The History Of The Pendennis Club Cocktail.
Invented at the Pendennis Club in Louisville, Kentucky. The brandy used in this is traditionally either apricot or peach brandy, and yes, it is better with apricot or peach brandy, but if you do not have those, then an ordinary brandy will work. No one knows when the Pendennis Club cocktail was invented. The Pendennis Club was founded in 1881, but the cocktail recipe wasn’t printed until 1939. It was first published in 1939 in Charles Baker’s Gentleman’s Companion, giving us a 60-year window between 1881 and 1939 for when the cocktail was most likely invented.
Many references say this cocktail first appeared in the 1908 book, The World’s Drinks and How to Mix Them, but I couldn’t find it anywhere. Many also specify the use of apricot brandy instead of peach, but ultimately no one knows for sure which is more authentic. With no clear genesis for this cocktail, it’s hard to pin down an entirely authentic and original recipe. Regardless, It’s good whether you use apricot or peach.
What Does The Pendennis Taste Like?
The taste of the Pendennis Club is unique from other sour cocktails. It’s boozy like a Hemingway but comes across to me as some herbal Daiquiri. It’s kind of hard to describe this one as it’s slightly sour, mildly sweet, and fruity with a hint of herbal flavor. The other ingredients balance the higher proof of this drink.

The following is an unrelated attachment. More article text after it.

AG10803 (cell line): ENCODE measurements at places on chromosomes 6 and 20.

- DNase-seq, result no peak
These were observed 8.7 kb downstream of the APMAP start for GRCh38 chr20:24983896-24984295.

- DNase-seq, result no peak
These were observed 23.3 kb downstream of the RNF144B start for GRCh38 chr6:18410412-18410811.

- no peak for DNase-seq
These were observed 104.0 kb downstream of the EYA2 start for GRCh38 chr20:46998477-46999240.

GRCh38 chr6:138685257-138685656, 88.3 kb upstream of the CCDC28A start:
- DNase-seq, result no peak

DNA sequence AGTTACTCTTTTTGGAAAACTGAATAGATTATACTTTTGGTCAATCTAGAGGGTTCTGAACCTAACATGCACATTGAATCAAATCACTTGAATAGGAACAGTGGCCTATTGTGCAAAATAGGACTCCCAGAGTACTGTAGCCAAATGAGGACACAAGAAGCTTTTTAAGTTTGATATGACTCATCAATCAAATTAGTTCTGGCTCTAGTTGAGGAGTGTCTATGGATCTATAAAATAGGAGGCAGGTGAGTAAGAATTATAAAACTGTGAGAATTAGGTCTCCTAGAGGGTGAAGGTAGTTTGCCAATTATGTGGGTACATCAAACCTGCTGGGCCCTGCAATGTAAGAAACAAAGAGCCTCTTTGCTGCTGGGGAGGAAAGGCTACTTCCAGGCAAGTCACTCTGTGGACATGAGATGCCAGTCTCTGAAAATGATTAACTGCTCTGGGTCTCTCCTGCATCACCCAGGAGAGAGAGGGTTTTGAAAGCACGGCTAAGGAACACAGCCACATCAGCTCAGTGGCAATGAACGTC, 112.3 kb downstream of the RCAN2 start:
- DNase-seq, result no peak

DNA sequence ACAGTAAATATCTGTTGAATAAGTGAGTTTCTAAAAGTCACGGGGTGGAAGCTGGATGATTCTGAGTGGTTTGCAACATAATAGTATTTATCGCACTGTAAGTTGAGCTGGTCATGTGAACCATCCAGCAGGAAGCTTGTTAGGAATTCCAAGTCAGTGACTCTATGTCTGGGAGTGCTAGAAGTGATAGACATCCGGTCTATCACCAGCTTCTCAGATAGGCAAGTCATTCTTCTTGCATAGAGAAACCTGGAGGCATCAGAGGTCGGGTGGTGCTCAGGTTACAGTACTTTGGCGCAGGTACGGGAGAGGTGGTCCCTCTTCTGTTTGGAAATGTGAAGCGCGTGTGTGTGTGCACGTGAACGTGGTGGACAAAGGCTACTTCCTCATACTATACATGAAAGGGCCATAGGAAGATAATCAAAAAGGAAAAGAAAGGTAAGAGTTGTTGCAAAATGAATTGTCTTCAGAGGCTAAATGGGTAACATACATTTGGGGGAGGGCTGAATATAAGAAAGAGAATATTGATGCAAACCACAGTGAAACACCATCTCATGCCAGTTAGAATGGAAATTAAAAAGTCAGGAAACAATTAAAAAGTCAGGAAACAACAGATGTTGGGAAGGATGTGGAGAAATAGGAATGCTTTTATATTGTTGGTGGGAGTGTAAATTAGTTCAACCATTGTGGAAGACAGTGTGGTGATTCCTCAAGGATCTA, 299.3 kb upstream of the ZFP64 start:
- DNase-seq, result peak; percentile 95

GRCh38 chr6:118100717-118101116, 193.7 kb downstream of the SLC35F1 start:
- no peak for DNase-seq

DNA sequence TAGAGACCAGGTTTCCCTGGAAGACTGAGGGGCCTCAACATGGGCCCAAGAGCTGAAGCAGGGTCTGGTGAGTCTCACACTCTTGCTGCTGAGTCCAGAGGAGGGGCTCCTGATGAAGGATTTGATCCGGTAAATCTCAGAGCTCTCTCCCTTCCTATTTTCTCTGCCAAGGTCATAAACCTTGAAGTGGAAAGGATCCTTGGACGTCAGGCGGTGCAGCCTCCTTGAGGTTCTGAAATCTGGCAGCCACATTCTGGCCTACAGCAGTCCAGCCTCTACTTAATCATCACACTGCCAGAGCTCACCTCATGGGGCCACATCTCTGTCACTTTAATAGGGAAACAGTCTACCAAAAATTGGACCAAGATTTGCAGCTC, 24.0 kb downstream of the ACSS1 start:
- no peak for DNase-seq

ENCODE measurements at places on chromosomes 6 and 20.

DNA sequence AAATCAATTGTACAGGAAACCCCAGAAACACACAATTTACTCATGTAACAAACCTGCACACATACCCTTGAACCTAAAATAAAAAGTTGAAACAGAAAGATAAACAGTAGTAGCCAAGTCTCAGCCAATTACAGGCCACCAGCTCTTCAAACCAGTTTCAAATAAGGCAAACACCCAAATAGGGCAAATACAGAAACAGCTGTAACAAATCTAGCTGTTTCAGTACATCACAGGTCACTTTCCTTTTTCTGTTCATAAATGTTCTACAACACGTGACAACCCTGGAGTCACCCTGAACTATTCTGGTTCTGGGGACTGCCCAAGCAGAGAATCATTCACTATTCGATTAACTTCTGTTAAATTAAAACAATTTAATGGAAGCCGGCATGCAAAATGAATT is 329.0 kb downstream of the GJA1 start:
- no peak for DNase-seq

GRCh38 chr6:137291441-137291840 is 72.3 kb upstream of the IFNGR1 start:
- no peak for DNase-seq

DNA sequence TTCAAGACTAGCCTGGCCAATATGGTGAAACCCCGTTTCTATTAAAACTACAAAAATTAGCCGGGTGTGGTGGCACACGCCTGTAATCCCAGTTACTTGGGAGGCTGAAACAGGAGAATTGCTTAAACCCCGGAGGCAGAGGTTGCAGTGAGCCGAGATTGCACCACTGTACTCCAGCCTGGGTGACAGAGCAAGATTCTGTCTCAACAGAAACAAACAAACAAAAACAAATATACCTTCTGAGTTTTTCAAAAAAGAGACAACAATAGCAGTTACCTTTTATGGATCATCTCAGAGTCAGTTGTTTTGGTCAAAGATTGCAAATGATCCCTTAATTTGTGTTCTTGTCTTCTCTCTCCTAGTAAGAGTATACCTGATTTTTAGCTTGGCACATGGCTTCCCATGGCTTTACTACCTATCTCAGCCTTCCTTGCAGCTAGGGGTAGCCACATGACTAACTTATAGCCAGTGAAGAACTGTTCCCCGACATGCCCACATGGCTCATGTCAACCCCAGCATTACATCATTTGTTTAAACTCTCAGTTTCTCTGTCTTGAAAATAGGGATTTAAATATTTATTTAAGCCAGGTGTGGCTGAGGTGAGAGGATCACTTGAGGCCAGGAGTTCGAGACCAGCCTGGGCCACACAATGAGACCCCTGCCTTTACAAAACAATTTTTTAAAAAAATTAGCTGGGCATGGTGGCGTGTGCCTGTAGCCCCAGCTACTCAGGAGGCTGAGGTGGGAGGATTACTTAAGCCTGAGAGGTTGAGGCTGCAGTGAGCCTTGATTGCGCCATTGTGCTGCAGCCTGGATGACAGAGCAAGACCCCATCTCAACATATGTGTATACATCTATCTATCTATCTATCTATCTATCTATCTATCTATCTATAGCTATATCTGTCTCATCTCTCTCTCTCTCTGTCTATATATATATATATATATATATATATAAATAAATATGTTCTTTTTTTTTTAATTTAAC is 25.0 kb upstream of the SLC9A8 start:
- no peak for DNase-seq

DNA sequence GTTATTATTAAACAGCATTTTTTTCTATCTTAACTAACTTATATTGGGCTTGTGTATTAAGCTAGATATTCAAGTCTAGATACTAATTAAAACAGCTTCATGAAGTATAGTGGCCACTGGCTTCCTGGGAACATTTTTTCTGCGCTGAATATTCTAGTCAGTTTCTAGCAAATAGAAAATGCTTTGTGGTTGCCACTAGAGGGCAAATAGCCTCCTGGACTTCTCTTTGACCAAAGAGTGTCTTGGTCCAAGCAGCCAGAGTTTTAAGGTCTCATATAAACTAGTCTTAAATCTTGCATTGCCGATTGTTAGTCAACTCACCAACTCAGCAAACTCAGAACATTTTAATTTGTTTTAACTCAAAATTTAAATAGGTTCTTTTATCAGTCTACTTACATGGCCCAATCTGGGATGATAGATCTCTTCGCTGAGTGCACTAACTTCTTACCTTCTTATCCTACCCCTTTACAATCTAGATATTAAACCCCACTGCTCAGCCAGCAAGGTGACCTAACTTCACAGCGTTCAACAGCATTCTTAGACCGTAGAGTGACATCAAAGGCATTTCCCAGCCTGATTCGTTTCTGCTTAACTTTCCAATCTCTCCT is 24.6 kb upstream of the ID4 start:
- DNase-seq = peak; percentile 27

Using The Right Peach Or Apricot Brandy.
The most essential ingredient in the Pendennis Club is, without a doubt, brandy. All the other ingredients are pretty straightforward, but the peach or apricot brandy makes this sour special. There are three kinds of apricot or peach brandies you find:
- Peach/apricot schnapps. Cheap and very common to find. It’s very sweet and around 15% – 20% ABV.
- Peach/apricot flavored brandy. On the cheap side too and not too hard to find. It tastes fine like you dissolved a few peach gummy candies in actual brandy. Around 30% – 35% ABV.
- Actual dry peach/apricot fruit brandy. Often pretty expensive and almost impossible to find. Drier taste, like a standard brandy with a slight hint of peach flavor. I have only ever seen these at small-batch specialty distillers that make cool, hip spirits—around 40% ABV.
So all that being explained, you’re the best bet for making this cocktail is using a flavored brandy. It’s accessible and tastes good in this cocktail too. Peach/apricot schnapps is too sweet for this drink, but I also find the actual dry brandies to be too dry. There are times when more expensive liqueurs or spirits work well in cocktails, but there are many times when cheaper ones work better. This is one of those times. Your run-of-the-mill peach/apricot flavored brandy works excellent in this cocktail.
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